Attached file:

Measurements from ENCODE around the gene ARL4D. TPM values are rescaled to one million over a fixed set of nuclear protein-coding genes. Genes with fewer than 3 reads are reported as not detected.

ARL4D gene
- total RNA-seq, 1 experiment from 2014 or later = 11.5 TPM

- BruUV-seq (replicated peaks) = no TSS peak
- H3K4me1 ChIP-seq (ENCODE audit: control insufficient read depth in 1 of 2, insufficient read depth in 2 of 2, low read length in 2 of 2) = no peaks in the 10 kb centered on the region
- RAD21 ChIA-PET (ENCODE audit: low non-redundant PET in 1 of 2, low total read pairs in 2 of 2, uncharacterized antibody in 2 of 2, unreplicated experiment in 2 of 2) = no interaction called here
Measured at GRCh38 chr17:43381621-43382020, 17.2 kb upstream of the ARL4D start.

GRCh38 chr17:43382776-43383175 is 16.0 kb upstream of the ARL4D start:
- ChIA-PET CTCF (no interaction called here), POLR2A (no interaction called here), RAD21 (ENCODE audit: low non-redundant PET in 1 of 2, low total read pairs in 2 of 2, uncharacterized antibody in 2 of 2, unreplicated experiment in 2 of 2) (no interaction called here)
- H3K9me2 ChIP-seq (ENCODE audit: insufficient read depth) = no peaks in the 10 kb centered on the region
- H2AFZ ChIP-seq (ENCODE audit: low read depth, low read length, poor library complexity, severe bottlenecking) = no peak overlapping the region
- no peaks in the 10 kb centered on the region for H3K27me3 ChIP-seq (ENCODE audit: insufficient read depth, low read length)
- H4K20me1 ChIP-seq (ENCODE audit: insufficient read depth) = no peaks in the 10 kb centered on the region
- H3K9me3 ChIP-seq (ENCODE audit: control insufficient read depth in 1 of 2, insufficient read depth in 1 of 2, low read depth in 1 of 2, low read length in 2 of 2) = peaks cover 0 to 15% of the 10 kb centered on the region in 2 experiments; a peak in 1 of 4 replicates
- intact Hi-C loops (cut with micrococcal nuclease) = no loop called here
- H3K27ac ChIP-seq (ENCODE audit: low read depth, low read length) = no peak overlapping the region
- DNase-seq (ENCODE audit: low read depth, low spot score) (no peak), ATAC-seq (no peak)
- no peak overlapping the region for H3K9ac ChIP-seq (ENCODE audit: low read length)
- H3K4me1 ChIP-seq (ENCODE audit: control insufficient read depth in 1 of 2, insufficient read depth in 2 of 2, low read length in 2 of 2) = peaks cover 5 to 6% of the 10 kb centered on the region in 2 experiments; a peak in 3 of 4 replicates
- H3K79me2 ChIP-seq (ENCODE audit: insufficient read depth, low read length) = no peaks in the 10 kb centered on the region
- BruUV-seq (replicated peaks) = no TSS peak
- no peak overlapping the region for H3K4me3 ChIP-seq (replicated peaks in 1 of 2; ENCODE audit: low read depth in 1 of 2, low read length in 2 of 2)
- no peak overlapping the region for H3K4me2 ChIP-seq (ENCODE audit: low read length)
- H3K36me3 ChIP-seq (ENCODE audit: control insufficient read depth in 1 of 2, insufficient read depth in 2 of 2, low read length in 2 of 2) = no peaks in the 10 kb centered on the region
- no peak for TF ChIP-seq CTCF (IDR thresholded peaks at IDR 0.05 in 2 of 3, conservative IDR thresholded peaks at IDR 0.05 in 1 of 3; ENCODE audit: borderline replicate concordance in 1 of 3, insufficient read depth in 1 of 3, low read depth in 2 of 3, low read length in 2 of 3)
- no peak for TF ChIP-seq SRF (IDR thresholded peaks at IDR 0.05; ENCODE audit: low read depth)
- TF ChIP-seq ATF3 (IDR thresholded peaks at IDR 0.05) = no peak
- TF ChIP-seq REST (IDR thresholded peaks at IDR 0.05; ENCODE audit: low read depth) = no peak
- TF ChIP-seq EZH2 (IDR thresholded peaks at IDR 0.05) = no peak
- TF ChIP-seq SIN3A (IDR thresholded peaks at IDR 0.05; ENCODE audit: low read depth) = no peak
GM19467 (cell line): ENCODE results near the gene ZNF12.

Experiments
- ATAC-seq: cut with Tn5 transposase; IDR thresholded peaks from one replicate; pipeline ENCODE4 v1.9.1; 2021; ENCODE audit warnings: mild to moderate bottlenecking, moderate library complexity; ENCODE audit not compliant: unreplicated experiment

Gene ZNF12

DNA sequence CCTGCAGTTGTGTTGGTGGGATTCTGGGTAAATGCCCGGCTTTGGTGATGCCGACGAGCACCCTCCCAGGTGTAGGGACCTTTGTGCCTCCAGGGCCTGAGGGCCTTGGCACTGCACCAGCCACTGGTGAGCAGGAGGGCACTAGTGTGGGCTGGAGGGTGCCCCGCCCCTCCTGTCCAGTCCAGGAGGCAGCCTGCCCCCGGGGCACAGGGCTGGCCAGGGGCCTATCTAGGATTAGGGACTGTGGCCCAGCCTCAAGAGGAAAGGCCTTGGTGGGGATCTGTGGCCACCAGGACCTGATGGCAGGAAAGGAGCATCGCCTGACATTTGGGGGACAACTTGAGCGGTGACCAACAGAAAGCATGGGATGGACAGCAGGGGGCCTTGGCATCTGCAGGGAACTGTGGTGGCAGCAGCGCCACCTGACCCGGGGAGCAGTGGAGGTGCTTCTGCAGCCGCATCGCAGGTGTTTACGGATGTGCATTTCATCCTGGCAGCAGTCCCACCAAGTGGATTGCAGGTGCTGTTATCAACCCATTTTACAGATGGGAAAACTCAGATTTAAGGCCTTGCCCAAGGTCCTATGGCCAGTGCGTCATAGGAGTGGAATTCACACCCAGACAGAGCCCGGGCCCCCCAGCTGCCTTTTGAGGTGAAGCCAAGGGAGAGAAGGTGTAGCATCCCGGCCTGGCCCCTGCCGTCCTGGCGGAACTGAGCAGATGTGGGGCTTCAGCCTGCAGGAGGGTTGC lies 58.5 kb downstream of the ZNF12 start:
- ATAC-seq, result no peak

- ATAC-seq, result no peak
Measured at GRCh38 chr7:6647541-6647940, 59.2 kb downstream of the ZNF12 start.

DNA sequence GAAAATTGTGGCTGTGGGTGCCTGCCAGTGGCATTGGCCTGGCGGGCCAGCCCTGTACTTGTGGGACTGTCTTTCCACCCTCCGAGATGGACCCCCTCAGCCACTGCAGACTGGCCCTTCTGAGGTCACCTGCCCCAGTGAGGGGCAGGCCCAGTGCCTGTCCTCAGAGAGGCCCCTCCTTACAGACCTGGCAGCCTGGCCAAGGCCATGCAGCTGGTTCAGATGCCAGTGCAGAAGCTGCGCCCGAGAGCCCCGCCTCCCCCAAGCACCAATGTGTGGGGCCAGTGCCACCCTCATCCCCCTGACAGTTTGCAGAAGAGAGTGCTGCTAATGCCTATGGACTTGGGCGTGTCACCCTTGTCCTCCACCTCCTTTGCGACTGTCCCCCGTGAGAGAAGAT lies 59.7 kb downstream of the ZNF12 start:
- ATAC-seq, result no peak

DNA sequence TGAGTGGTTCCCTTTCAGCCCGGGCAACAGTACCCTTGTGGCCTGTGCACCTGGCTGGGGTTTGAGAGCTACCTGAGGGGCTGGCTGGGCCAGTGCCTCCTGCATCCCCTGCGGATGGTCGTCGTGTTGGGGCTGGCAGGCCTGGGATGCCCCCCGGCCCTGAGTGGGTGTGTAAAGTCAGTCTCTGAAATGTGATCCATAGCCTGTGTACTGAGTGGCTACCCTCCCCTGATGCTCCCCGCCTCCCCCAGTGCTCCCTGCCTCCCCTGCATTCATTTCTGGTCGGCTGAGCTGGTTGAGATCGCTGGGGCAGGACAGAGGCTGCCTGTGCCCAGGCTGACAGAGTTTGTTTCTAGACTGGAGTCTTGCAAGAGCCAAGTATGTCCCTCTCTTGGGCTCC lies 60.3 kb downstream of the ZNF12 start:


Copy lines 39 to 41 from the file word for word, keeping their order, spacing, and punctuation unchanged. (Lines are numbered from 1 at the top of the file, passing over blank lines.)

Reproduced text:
DNA sequence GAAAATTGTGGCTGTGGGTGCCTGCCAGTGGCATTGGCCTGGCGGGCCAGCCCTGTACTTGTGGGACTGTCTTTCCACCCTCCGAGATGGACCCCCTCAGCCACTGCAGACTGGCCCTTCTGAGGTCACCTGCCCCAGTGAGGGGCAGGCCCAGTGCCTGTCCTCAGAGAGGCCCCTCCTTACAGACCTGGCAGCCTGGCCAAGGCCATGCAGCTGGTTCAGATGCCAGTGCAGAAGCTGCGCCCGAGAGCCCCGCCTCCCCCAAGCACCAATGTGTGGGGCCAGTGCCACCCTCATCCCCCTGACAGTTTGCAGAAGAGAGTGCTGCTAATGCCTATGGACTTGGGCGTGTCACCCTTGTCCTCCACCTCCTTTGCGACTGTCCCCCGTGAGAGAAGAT lies 59.7 kb downstream of the ZNF12 start:
- ATAC-seq, result no peak

DNA sequence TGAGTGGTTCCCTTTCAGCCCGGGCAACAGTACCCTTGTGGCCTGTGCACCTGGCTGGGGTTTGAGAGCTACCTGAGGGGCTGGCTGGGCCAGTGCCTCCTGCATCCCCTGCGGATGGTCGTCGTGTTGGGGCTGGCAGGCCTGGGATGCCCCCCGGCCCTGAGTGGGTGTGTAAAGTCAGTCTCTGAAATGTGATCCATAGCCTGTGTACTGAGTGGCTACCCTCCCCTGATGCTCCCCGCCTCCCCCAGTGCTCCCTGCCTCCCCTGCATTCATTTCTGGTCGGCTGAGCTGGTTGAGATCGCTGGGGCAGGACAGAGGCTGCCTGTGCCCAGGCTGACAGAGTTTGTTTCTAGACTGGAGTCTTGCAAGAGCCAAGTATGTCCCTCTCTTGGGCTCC lies 60.3 kb downstream of the ZNF12 start: